After the Union’s loss at Wilson’s Creek, Fremont was determined to gain an advantage over the secessionists, and he issued a proclamation at the end of August 1861, declaring that southern sympathizers carrying arms would be shot and their slaves would be freed. While this pleased the antislavery Republicans, Lincoln felt it was too divisive a position and removed Fremont as leader of the Western Department only 100 days into his assignment.

Painted by Alonzo Chappel,

credited to Johnson Fry & Co. Publishers, NY

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General John Sappington Marmaduke
  

At the outbreak of the Civil War, Marmaduke resigned from the U.S. army and later accepted a commission in the Confederate army, distinguishing himself at Shiloh in 1862, and was sent to Arkansas and Missouri as brigadier general. Commanding the cavalry on Sterling Price’s raid into Missouri in 1864, he was captured at Marais des Cygnes River and was held prisoner until the end of the Civil War. Marmaduke was elected governor of Missouri in 1884.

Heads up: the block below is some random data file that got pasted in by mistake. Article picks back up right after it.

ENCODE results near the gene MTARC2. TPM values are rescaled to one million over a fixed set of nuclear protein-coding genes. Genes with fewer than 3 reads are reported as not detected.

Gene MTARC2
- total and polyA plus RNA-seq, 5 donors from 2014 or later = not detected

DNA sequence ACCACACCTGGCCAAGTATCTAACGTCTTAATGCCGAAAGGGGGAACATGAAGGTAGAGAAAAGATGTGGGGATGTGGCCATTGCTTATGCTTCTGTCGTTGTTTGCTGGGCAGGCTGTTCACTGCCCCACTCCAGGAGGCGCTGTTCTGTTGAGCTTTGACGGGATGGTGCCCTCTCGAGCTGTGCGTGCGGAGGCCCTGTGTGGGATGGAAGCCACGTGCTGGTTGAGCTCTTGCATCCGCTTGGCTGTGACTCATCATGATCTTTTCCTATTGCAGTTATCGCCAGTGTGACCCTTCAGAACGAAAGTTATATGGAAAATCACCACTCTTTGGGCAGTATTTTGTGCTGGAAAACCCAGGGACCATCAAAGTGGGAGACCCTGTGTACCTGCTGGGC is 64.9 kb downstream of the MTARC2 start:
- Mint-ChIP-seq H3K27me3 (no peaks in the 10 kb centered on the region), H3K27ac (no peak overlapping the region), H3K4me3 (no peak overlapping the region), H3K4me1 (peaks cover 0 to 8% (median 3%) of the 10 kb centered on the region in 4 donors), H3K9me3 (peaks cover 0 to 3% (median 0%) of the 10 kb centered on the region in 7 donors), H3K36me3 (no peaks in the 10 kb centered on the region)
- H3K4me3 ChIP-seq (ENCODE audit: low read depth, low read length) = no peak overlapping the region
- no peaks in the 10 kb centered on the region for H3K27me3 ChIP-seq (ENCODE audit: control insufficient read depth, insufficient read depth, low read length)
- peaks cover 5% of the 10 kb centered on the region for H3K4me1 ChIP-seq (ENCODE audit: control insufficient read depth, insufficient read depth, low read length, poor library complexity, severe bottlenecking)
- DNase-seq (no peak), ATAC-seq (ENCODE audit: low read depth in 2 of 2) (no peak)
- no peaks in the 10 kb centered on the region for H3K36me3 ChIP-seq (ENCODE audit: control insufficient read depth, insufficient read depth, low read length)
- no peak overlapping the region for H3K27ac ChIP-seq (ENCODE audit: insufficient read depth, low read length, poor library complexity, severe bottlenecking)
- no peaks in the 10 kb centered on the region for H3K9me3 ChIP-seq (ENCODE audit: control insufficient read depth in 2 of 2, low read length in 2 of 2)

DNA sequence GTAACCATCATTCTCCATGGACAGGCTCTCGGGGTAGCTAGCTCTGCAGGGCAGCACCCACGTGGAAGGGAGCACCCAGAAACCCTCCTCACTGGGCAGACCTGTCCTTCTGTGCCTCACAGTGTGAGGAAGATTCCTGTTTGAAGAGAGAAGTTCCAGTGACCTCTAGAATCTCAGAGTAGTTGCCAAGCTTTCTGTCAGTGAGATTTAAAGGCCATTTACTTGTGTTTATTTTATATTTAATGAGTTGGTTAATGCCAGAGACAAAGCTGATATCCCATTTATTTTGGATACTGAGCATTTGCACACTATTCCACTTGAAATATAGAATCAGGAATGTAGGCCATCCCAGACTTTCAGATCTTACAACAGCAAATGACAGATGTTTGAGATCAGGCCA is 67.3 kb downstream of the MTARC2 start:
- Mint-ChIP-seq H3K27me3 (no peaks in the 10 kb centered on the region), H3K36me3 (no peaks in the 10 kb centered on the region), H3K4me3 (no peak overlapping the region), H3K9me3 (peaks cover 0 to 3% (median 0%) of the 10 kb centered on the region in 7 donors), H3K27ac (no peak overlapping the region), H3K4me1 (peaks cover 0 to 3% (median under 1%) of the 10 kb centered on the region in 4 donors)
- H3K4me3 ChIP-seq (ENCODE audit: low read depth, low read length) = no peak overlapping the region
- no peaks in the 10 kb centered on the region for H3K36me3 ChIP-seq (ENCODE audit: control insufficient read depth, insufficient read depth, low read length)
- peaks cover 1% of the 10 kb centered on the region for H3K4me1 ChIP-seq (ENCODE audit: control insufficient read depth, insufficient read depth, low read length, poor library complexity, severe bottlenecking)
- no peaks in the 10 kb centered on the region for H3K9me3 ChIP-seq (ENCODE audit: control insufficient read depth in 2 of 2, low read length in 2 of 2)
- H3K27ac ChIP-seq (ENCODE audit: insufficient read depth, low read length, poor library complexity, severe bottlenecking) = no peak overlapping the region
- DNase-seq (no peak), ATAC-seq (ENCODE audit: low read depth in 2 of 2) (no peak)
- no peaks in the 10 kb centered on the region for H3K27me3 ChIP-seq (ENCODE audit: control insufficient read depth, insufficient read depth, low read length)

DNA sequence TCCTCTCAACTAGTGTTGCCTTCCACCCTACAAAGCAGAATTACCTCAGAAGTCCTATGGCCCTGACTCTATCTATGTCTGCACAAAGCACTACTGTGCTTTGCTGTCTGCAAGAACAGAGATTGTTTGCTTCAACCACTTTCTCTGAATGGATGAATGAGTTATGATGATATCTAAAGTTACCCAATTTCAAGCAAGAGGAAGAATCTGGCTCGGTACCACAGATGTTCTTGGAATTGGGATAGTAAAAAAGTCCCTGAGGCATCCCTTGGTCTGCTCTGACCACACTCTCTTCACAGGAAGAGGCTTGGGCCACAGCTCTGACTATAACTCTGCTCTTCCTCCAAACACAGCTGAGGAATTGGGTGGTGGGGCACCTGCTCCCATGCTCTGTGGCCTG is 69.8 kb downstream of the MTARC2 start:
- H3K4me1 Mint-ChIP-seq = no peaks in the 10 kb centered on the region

In October of 1864, during his drive through Missouri as part of Price’s Raid, Marmaduke’s men camped at the site of the Husmann-Manwaring Nursery, just outside of Hermann in Gasconade County, Missouri. Husmann later wrote that the Confederates destroyed many vines and fruit trees and emptied all of his barrels of cider and wine into the Missouri River before continuing their journey.

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The Battle of Hermann

While all available militia regiments were called in to reinforce the troops in Jefferson City and Rolla in late September of 1864, Hermann was left with few defenders. When Price’s Confederate armies approached Hermann, the older men that remained in town used multiple shots from single cannon to confuse the Confederates and cause them to assume that the town was well guarded. The famous cannon remains in Hermann as a memento of the war.

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Hermann Farm is operated by a nonprofit 501(c)(3) charitable foundation dedicated to preserving and presenting the history and heritage of rural Missouri for the education and enjoyment of current and future generations. Acknowledgements.